HATTIESBURG, Miss. (WDAM) – A post is circulating on Facebook about a man allegedly trying to abduct women from their cars.
The poster claims a man driving a red truck intentionally hits women’s cars and abducts them once they pull over. The post, and others like it, have often gone viral in local communities.
However, the Hattiesburg Police Dept. said the post is a fake, a scam. Not only that, but the HPD also said these types of scams are becoming more and more common.
“The latest big thing, and this is going on around the country, is on Facebook,” said Ryan Moore, HPD public information officer. “It’s a social media scam, and what you see is everything from a person trying to abduct people or trying to lure women or something like that… We’re on probably the 14th or 15th one that we’ve seen just in the last month.”
While it’s easy to believe something you see online, Moore said there are a few indicators that a post may not be legit.
“It’s just a matter of content,” said Moore. “It’s short. It’s not… it’s not very specific; It’s base information. They change the name of the city, the location, the state, maybe, and then they share it. And it’s like wildfire… They originate at a certain portion of the country, and then they go… most commonly by the buy, sell, trade, or the marketplace… those random pages.”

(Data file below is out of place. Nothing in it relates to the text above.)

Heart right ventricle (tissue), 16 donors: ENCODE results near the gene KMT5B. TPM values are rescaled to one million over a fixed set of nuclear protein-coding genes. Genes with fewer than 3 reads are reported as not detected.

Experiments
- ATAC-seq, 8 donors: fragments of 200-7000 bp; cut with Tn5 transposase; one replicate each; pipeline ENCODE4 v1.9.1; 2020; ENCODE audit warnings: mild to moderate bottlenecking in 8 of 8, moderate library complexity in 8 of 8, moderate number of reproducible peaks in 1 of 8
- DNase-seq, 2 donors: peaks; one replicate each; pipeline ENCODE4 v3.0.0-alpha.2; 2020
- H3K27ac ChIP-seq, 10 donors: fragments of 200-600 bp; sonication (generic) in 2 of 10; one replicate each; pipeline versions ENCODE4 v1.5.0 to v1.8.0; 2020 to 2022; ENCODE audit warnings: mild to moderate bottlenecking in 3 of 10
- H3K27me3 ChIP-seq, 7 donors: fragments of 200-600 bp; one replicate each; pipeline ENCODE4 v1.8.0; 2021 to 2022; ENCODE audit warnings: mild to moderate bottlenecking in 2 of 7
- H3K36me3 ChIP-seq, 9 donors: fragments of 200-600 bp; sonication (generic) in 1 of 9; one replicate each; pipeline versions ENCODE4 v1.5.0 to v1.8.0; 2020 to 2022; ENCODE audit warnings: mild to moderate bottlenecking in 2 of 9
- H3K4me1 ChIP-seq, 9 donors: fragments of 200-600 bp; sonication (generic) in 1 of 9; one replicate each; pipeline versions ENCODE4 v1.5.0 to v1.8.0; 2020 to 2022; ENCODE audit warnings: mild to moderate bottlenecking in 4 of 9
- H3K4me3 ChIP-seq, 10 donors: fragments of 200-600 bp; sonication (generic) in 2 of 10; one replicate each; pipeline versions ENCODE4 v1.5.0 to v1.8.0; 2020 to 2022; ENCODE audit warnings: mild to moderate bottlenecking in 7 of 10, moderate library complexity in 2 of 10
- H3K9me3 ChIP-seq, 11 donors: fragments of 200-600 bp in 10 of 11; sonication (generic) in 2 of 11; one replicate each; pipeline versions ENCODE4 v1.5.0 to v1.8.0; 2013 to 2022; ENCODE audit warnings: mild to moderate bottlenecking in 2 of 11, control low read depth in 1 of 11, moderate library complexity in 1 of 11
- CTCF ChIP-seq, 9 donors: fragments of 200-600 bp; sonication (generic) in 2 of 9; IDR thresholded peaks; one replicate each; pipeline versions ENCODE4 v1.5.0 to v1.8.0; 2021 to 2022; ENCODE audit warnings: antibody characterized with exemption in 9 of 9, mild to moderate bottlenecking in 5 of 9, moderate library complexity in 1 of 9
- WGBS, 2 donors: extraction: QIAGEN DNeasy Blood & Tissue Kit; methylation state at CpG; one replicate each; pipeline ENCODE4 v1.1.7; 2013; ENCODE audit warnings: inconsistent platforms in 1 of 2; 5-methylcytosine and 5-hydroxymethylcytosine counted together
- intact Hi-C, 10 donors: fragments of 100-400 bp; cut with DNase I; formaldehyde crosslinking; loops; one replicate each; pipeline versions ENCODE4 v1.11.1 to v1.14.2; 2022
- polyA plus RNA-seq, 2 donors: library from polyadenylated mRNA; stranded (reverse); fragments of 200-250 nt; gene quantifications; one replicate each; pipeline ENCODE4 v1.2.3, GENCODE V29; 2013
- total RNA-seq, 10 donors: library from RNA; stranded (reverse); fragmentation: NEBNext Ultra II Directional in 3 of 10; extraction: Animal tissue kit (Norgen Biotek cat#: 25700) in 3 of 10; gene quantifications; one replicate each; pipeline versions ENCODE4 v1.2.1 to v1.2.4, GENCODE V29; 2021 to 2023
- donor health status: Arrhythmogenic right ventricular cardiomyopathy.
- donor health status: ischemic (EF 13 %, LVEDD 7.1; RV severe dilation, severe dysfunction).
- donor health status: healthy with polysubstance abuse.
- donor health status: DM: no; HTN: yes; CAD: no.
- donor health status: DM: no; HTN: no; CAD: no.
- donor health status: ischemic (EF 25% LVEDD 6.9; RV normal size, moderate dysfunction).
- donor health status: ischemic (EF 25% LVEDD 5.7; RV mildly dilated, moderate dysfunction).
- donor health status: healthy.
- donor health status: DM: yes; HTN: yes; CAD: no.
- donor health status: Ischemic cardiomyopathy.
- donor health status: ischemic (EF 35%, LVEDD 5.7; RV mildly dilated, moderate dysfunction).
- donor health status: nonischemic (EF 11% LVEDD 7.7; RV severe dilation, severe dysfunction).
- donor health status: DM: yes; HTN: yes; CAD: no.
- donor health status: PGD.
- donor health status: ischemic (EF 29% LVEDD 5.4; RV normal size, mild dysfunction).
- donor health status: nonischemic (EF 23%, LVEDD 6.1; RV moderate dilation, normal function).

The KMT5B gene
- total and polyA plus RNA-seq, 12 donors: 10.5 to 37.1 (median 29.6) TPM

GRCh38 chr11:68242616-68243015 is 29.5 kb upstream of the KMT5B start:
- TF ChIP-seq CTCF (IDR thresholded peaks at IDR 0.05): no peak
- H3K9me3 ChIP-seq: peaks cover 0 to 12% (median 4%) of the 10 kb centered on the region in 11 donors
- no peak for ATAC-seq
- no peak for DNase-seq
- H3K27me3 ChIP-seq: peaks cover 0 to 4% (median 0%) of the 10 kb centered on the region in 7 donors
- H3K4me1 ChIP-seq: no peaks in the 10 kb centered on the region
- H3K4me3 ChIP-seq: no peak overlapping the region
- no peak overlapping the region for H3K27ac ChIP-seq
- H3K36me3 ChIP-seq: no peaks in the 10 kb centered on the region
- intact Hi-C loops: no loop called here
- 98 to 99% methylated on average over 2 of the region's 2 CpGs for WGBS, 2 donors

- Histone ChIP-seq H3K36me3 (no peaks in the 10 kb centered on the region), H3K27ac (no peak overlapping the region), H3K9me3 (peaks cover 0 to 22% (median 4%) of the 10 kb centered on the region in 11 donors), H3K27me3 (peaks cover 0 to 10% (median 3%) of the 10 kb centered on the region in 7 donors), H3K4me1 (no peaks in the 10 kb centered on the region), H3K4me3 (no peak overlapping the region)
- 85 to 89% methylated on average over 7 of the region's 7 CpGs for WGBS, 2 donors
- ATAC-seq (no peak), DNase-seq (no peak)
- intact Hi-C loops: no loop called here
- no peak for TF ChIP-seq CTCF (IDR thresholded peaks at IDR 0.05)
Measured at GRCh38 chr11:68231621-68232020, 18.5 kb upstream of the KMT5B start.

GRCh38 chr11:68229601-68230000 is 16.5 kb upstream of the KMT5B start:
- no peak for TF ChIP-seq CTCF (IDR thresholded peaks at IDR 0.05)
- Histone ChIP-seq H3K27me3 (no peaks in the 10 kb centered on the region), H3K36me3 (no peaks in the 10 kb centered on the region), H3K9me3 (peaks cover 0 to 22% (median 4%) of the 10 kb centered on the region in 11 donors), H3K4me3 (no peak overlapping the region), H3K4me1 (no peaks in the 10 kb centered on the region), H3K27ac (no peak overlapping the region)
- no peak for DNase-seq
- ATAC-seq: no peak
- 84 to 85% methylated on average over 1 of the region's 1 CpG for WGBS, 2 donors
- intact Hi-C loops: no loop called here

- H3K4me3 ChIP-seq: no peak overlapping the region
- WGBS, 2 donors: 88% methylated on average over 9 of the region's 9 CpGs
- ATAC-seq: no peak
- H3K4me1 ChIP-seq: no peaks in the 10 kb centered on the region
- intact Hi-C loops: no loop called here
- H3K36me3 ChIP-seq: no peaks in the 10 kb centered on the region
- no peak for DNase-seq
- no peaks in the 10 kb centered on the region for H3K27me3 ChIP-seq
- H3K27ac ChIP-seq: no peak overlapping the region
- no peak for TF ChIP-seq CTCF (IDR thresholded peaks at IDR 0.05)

HPD said the best thing to do if you suspect something might be a scam is to call law enforcement and ask.
“We have our social media pages, our Facebook page, that if somebody wants to reach out and send a message in, you know, with a screenshot that says, ‘Hey, I saw this on Facebook or hey, my neighborhood association, somebody like that, may have shared this… is there any truth to it?’ We get those messages all week long, seven days a week, and it’s always good, and we certainly thank and appreciate them when they do reach out to the official source to validate or, you know, confirm on something like that.”
Another common type of scam involves someone pretending to be law enforcement, calling residents and asking for money for warrants or something similar. Moore said HPD would never call anyone asking for any type of payment and advised you should just hang up.
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